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He had been the soul of his empire. It was now a corse, at the mercy of the Spaniard.
When brought into the presence of Cortés, Guatemozin betrayed no sort of apprehension. Emotion he must have shown. His deportment was dignified and modest. As Cortés came forward to receive him, he broke the silence by saying, “I have done all that I could for the defence of my people. I am your prisoner. Deal with me as you list. Dispatch me with this”-laying his hand upon the hilt of a poniard in the General's belt—"and rid me of life at once." Cortés could appreciate the noble character of his captive. "Fear nothing," he replied; "you shall be treated with honor. You have defended your capital like a bráve warrior. A Spaniard knows how to respect the valor of his enemy!"
This assurance was unhappily forfeited in the sequel. It is the reproach of Cortés that his noble captive fell victim to suspicions, which do not seem to have been justly founded. He was kept, in a sort of honorable captivity, for some time after the conquest. But, insurrections among his countrymen were laid to his charge. He was put to the torture, and subsequently executed, professing his innocence, reproaching Cortés for his perfidy, and dying like a Prince. Whether the charge were true, or not, the better nature of Cortés, when time was allowed for reflection, recoiled at the cruel severity of his proceedings. His conscience smote him for the too ready credence he had given to the accusation,-for the too stern penalty with which he had visited the supposed criminal. He suffered bitterly from a natural remorse, which, while it testifies to his consciousness of crime, at least equally declares the acuteness and justness of his sensibilities, and, we trust, the merit of his repentance.
Thus fell the wondrous empire of the Aztecs,-an empire of the greatest magnificence, great numbers, and immense resources,-an empire' upheld by crime, and maintained by cruel wars,—stained by the most shocking rites and governed by the most relentless tyranny,—the wonder of its own people,—the terror of its neighbors,--the admiration of the European. Its destiny was fulfilled by the stranger, as shadowed out by its own traditions. The great drama which began with the fall of Montezuma, by the hands of his subjects, was carried out to stern completion by the sacrifice of the nobler Guatemozin, to the suspicions of the conqueror. And here our narrative might properly conclude. The tri29
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umph of our hero is complete. The object of the grand action which makes the glory of his career, is attained. He is at the summit of his conquests. There is no point of elevation, yet beyond, attainable, which is desirable for him to reach. The further survey presents him in less favorable lights,--shows him struggling against injustice, and finally its victim. The last days of a great man, “fallen from his high estate," have something mournful in them, particularly if he shall have been one accustomed to command. Yet, a biographical propriety hurries us forward. A few paragraphs must suffice to close a history, the leading events of which have been already absorbed in the narrative.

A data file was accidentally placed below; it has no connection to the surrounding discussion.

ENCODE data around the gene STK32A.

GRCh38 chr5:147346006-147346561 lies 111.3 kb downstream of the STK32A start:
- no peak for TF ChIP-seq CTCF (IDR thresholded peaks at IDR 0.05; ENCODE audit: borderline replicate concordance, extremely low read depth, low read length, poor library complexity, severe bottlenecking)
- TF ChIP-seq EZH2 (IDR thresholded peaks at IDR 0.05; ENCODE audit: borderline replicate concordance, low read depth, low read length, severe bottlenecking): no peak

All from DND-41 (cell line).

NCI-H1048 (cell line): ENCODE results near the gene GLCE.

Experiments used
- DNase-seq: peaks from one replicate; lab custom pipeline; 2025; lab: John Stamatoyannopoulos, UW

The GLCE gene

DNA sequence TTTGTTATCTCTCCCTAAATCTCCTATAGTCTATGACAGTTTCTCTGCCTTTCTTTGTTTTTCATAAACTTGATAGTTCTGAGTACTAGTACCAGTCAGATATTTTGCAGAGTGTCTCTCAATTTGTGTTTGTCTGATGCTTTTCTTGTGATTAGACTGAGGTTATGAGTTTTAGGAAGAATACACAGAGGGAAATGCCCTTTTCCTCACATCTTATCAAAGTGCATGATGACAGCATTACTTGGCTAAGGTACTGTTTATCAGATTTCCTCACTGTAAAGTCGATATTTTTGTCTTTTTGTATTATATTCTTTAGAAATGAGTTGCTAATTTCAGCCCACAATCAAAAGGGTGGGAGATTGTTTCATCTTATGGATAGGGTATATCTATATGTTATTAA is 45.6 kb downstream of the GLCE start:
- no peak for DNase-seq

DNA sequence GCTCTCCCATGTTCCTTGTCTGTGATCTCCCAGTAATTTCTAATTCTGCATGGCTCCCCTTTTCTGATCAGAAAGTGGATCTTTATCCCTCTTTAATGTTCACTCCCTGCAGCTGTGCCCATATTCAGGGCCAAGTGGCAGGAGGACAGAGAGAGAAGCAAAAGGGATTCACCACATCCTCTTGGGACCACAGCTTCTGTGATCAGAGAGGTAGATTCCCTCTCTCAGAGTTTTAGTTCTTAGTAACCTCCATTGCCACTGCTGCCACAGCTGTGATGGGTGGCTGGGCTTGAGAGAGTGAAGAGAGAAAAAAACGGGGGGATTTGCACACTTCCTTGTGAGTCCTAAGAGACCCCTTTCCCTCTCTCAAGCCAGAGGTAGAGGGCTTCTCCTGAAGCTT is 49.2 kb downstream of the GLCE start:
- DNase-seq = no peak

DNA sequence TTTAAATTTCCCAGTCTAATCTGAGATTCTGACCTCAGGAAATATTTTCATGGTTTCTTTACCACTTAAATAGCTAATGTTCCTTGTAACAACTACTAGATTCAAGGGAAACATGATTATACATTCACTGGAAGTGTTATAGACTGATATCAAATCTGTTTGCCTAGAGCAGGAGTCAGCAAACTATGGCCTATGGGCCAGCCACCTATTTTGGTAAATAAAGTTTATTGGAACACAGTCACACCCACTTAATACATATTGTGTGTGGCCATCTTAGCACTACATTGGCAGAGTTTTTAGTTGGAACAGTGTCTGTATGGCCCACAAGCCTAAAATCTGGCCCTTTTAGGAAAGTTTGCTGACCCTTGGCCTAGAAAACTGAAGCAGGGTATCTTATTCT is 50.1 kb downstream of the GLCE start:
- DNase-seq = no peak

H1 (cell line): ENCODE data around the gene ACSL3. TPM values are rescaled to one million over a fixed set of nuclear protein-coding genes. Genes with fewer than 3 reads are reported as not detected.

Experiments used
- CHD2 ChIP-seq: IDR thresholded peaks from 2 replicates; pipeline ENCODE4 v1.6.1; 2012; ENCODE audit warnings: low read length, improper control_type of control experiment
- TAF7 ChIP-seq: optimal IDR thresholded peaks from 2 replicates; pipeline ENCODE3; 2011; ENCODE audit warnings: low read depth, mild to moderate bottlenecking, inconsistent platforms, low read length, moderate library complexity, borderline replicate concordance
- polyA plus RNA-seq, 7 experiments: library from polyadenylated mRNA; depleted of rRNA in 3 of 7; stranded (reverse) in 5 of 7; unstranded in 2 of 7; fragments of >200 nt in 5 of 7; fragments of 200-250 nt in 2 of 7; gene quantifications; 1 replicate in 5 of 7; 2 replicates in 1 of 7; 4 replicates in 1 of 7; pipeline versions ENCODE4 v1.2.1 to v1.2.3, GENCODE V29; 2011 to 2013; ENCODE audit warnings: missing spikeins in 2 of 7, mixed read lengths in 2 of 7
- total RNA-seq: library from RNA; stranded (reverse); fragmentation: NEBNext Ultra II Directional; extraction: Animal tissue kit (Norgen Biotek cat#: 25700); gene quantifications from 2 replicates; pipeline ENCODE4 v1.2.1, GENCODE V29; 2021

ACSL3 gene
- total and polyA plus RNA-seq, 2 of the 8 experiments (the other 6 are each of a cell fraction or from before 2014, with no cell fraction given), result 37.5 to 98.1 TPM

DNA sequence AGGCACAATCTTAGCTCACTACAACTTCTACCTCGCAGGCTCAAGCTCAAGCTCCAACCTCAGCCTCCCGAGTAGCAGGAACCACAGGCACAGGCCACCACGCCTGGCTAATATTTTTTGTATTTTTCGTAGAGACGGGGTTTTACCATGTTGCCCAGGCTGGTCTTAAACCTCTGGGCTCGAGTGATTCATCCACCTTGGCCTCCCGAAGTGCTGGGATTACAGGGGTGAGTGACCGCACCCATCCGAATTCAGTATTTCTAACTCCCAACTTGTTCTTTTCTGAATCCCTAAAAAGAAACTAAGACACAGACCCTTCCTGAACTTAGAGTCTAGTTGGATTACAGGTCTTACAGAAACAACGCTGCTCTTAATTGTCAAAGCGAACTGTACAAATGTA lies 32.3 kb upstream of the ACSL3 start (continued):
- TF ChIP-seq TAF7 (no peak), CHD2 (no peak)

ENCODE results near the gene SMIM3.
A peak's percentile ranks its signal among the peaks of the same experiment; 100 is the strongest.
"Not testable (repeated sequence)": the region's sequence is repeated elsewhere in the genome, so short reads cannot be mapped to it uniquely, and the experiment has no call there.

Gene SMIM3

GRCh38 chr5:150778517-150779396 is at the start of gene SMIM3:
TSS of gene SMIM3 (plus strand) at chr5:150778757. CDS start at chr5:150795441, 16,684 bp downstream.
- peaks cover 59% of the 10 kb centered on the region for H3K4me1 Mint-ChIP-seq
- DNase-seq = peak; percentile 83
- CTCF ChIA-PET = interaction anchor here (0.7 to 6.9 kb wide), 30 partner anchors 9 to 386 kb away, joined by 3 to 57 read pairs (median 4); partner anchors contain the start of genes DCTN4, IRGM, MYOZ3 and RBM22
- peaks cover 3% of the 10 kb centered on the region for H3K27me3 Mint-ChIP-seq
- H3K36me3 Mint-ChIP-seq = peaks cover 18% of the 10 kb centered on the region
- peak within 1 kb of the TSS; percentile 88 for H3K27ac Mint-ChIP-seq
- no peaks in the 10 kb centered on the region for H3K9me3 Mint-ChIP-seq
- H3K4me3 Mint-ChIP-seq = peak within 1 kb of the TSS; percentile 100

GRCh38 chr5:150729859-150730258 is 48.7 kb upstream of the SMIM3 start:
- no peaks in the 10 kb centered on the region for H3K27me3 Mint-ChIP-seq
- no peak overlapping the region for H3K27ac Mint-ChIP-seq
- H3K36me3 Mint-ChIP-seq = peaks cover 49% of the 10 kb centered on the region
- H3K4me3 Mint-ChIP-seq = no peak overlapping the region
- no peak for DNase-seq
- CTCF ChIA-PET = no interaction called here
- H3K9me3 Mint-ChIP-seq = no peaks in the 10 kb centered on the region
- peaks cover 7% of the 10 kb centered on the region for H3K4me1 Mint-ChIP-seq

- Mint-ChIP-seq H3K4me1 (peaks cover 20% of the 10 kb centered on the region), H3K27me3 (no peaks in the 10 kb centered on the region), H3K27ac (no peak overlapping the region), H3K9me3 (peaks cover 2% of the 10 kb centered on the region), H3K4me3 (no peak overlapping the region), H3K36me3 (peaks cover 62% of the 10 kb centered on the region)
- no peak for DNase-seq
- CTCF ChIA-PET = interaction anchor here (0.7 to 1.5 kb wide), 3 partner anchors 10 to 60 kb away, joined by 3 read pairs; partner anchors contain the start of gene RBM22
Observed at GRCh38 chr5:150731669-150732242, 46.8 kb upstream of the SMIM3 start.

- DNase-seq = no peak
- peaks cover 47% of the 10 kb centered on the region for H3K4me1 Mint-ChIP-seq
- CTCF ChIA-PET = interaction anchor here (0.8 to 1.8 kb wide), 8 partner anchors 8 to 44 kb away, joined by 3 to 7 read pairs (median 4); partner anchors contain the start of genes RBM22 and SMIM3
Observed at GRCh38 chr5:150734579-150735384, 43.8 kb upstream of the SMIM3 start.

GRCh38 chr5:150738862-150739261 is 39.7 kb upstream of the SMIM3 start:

Of the subsequent career of Cortés, in fixing the civil power of Mexico, and in extending and making sure his conquests, it will be enough in this place to say, that they prove his resources as a statesman to have been quite as remarkable as those which he had shown in the character of the conqueror. He secured the submission of the country, suppressed insurrection, rebuilt the capital, and, by well conceived expeditions explored its remotest provinces. When this difficult work was all complete, he returned to Spain, where he found a most brilliant reception. His presence confirmed his conquest over his enemies, who were numerous in that quarter. All jealousy of his designs was set at rest. The Emperor ennobled him, and with the title of “Marquess of the Valley of Oaxaca," conferred upon him a princely domain in Mexico. But the future government of the country he had won, was not confided to his hands. In his respect, the suspicious policy of Spain differed in no particular from what it had been in the case of Columbus. Greatness is very apt to be distrusted, the moment it ceases to be necessary to conquest,--the moment its achievements and discoveries are sure. A military command was given him. He was named Captain-General of New Spain and of the coasts of the South Sea,-a dignity which simply conferred upon him the privilege of making new conquests—if he could. He subsequently married into a noble house and returned to Mexico, where he was regarded with distrust by the authorities. His eager and proud spirit did not suffer him to remain long in unperformance. He fitted out new expeditions, which were only partially successful. He returned to Castile, where he was received with coldness by the Emperor. His offence was two-fold. He had claims
upon the crown, and he was no longer fortunate. We pass over the melancholy history of entreaty met with indifference, and complaint answered with impatience. The fate of Cortés, in seeking justice, is a story which is often read. The aged veteran was thrust aside to make way for younger spirits. The monarch found it easier not to acknowledge obligations which he could not repay; and, after a fruitless prosecution of his claims for three years, Cortés determined to abandon them and return once more to Mexico. But mortification and disappointment had impaired his health.